Serenity, Courage, Wisdom


Reinhold Niebuhr was a theologian who wrote what is known as “The Serenity Prayer” for a sermon back in the 1930s. The fact that this prayer dates back to the 1930s, yet we are still repeating it today, shows you the timeless message it carries.

“God, grant me the serenity to accept the things I cannot change, courage to change the things I can, and wisdom to know the difference.”

There are so many things in life and in education that are beyond our control. This fact came up in a conversation I was having with departments just last week and has caused me to reflect on the message.

Serenity to accept the things I cannot change

As an educator, have you ever thought about the many things that are beyond our control? When you focus on just the things we can’t control that involve our students, the list is endless. We as teachers can’t control which students are in our class. We can’t control whether students eat before coming to school, or how much sleep they get at night. We can’t control our students’ parents and the amount of support they give their child or the school. We don’t control our students’ thoughts and actions. The list could go on and on, but I think you get the point. We can’t let these facts discourage us or cause us to accept failure on the part of our students.

“Serenity is not freedom from the storm, but peace amid the storm.” – Annoyomous

Courage to change the things I can

Despite all of the things we can’t control when it comes to students, it is our job to minimize the impact those things have on us and on the success of our students. The most powerful thing we can change is ourselves. We can change the way we teach by making sure we have engaging lessons and challenge students with relevant material. We can change how we interact with students by ensuring we connect with each student on a daily basis. We can show respect to all students despite the times when they show us a lack of respect. We can be proactive in our discipline rather than always being reactive (PBIS). We can change teaching from being about teachers covering the material to being about students mastering the content. We can be collaborative and work together to come up with solutions. These are a few things that are in our control and things that can have a huge imact on students’ success.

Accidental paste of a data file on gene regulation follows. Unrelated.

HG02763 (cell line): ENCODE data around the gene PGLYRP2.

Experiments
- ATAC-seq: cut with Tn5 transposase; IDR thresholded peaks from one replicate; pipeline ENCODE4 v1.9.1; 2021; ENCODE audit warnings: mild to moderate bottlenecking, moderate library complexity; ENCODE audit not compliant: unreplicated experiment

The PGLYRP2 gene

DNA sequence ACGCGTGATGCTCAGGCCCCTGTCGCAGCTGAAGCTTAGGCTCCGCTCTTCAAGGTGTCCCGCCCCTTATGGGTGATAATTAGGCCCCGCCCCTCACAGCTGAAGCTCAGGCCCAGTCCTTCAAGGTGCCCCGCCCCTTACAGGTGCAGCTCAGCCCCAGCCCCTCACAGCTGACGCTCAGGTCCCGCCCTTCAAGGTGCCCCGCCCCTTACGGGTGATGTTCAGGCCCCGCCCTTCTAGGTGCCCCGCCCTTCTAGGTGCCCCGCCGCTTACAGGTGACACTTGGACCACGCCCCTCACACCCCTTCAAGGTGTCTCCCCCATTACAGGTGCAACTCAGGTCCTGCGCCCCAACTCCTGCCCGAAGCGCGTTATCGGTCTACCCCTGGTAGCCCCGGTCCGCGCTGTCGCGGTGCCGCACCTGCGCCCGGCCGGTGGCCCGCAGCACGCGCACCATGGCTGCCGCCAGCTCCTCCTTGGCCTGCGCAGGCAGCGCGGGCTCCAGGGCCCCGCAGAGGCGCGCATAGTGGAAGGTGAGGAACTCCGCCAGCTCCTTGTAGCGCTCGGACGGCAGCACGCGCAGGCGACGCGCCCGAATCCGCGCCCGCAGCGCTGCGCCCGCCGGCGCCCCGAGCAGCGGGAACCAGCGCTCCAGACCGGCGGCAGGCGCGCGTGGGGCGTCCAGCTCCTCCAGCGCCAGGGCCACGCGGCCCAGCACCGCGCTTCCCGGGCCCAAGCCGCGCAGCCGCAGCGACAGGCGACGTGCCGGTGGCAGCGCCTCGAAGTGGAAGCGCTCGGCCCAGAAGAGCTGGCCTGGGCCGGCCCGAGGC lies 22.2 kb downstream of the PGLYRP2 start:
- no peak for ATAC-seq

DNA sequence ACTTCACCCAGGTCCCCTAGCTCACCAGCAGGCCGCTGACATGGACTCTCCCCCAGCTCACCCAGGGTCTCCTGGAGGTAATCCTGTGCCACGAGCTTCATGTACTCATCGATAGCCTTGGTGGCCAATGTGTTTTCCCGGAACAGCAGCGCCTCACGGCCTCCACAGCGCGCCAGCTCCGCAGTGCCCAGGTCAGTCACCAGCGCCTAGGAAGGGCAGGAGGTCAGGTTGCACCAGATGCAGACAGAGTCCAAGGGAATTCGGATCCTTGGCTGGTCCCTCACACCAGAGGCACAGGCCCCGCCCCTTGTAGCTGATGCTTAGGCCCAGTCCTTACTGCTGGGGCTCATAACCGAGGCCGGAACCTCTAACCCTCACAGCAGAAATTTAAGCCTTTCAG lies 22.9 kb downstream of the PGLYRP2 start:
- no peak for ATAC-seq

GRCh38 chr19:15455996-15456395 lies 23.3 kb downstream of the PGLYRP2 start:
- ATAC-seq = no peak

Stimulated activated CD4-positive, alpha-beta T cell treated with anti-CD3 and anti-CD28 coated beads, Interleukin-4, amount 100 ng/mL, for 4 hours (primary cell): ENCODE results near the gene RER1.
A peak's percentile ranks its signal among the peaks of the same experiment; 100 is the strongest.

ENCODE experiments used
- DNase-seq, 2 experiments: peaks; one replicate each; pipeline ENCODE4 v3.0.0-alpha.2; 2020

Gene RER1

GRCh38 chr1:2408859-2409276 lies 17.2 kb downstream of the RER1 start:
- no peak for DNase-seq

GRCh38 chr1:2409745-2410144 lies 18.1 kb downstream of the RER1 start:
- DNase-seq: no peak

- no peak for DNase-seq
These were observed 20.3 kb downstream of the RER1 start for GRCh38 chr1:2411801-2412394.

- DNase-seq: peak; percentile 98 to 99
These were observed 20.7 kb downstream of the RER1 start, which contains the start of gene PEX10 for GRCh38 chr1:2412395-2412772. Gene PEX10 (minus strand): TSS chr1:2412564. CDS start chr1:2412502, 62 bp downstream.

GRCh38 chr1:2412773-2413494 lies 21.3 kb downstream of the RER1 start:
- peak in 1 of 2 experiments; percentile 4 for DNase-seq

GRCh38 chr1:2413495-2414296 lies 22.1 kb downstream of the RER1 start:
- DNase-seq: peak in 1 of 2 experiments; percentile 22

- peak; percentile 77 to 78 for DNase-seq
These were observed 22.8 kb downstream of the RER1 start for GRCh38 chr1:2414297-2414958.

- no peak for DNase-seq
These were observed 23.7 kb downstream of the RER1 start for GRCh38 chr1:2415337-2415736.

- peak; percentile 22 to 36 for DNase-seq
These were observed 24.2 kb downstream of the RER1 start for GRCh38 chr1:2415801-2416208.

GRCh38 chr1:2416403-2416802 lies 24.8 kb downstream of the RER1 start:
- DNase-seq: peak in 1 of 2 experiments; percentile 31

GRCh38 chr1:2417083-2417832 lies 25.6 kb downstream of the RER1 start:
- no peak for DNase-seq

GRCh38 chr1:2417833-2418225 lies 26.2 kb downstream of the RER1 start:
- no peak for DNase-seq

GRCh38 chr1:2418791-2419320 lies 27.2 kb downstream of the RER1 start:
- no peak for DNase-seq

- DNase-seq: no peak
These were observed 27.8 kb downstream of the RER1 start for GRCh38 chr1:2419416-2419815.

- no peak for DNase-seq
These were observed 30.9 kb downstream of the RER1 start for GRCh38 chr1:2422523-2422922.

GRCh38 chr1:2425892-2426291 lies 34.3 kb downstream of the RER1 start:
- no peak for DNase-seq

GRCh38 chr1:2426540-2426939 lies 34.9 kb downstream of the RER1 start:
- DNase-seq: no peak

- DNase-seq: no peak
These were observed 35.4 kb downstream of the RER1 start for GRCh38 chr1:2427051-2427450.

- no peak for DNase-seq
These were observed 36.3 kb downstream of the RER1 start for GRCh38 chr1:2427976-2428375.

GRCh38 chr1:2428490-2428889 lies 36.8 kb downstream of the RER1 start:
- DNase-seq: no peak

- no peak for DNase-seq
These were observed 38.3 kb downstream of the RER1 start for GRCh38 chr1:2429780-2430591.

“Incredible change happens in your life when you decide to take control of what you do have power over instead of craving control over what you don’t.” – Steve Maraboli

Wisdom to know the difference

It’s important to know the difference between the things we can control and the things we can’t control. In the book Deliberate Optimism, Silver, Berckmeyer and Baenen state, “One of the most important factors in reclaiming our optimism is to acknowledge those things we cannot control and go around them.” They go on to say, “The optimism we support is not some vague hope that eventually things will all work out, but rather a positive, realistic conviction that we have control over certain aspects of our jobs and no control over others. Most of us have a lot more power than we realize, and all of us can choose how we will react to those things we cannot control.”

“Wisdom is a treasure, the key whereof is never lost.” – Edward Counsel


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